When Apple launched the original version of ARKit last year, developers quickly deluged the App Store® with hundreds of measurement applications. These apps enable users to generate virtual measurements of room sizes, volumes and lengths. Anyone who has ever tried (unsuccessfully) to measure a surface that is difficult or perilous to access in terms of personal safety will appreciate the functionality of this technology. Whilst few people realised the world was waiting for traditional tape measures to be wholly disrupted, Apple appears to be taking this innovation seriously with the introduction of its own measurement app, aptly named ‘Measure’.
At first glance, Measure appears to be a slightly slicker, more robust version of the measurement apps that are currently available on the App Store®. The app enables users to perform linear measurements which provides some very useful benefits for users. But the really impressive element of Measure is its ability to calculate the dimensions of 3D objects and to quickly compute volume. The application also provides the ability to immediately detect rectangular objects. This means that the user simply has to point the smartphone camera at a poster, table or television screen to gain a completely accurate set of measurements.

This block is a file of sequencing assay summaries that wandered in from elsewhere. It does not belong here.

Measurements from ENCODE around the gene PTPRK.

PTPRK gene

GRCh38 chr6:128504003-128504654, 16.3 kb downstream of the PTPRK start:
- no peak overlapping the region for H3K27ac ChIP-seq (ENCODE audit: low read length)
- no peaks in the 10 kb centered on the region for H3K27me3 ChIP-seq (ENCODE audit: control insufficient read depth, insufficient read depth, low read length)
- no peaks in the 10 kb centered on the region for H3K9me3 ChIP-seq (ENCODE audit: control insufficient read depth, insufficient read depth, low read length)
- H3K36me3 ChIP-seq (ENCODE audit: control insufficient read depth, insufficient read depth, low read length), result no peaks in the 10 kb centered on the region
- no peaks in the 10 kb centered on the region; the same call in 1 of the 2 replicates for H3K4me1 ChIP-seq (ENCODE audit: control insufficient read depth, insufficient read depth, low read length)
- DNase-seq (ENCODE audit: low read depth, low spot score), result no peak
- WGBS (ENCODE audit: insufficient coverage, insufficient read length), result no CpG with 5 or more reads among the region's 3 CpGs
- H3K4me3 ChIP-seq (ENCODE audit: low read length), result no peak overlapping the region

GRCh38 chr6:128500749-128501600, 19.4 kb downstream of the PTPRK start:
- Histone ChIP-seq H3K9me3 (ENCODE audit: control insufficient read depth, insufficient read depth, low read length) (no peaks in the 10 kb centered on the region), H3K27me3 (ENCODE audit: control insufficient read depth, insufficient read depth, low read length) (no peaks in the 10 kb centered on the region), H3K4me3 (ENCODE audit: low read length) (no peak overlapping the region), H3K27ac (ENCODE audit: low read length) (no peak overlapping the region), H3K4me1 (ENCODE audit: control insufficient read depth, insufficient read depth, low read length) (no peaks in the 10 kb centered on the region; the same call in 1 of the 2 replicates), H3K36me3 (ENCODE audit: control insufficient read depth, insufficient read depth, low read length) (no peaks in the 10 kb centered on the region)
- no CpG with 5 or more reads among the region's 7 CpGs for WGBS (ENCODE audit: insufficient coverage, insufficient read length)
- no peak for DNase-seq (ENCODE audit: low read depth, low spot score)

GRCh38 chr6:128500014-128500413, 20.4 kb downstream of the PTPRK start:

Whilst the Measure app is relatively simple and not the type of application that’s likely to have users switching away from Android in their droves, it further underpins the idea that Apple is increasingly baking AR functionality into every area of its software and hardware ecosystem. Much like the core utility apps that are baked into every iPhone, such as the calculator and compass, the launch of the Measure app perhaps symbolises that AR is here to stay for the long-term.